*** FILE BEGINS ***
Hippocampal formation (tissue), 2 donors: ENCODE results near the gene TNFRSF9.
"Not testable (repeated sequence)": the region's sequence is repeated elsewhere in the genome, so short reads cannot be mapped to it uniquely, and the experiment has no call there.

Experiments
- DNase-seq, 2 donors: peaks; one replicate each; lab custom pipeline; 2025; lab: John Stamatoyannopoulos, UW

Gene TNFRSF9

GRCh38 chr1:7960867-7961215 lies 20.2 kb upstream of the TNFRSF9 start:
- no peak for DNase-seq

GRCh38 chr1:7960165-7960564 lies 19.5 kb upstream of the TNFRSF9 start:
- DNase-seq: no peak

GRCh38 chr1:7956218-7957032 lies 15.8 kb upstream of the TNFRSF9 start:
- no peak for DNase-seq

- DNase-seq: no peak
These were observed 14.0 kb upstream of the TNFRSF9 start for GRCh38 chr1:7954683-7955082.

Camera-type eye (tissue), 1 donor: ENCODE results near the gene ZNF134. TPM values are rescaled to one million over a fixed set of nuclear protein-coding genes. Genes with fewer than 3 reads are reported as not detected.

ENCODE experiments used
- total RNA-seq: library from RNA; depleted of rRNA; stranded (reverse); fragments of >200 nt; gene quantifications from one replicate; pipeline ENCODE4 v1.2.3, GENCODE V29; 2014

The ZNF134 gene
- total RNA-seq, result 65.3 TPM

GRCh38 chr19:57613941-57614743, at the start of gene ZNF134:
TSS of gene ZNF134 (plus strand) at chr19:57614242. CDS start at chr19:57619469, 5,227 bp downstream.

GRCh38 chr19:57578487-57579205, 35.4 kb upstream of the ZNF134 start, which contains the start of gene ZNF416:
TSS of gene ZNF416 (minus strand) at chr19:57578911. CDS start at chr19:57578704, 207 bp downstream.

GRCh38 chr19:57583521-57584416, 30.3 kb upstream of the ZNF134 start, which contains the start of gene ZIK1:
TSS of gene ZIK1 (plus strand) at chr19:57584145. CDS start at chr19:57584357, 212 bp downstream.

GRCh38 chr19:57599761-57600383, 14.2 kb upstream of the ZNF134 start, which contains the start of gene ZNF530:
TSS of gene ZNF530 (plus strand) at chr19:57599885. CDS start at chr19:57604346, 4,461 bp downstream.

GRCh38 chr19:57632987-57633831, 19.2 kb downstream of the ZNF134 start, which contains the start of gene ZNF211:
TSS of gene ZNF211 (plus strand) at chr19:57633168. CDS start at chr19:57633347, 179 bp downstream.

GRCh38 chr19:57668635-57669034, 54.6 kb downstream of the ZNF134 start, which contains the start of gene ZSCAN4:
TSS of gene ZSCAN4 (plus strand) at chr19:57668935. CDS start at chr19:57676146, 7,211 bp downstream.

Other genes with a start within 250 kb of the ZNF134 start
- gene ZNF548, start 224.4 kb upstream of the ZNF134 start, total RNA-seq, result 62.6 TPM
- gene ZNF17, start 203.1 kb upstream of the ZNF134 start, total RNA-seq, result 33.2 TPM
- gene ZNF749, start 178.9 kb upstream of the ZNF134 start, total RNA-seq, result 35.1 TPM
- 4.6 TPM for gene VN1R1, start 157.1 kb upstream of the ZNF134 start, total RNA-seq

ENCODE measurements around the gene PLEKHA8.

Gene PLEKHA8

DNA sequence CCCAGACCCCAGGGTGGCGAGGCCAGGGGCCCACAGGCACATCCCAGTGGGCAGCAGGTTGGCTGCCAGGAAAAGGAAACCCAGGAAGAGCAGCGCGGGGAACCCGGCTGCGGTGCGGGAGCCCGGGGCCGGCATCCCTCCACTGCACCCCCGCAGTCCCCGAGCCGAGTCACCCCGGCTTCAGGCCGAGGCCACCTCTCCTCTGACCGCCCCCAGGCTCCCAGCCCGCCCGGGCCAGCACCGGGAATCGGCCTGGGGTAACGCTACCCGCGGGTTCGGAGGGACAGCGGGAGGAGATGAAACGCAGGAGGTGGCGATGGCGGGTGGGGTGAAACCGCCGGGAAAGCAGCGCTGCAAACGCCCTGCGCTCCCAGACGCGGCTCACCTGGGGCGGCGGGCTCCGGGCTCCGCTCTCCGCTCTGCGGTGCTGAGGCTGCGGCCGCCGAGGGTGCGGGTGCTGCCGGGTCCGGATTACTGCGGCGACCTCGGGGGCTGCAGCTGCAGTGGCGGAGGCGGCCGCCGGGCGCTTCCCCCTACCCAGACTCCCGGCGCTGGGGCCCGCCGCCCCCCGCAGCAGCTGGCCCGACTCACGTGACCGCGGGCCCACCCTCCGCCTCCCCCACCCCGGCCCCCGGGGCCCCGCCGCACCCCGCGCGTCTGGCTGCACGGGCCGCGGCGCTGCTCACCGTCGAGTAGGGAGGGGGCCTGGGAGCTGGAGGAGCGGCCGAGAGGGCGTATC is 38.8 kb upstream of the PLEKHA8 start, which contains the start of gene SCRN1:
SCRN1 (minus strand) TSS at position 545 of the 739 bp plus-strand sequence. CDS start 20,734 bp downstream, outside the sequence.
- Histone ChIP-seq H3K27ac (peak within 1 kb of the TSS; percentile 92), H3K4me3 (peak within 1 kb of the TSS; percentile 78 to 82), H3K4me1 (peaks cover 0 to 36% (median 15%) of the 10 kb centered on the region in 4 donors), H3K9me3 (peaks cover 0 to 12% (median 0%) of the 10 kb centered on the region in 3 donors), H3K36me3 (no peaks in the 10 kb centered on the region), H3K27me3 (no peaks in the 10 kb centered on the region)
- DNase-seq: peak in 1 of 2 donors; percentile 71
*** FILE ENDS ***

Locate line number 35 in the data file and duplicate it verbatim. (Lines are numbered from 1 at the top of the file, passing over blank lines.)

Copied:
- 4.6 TPM for gene VN1R1, start 157.1 kb upstream of the ZNF134 start, total RNA-seq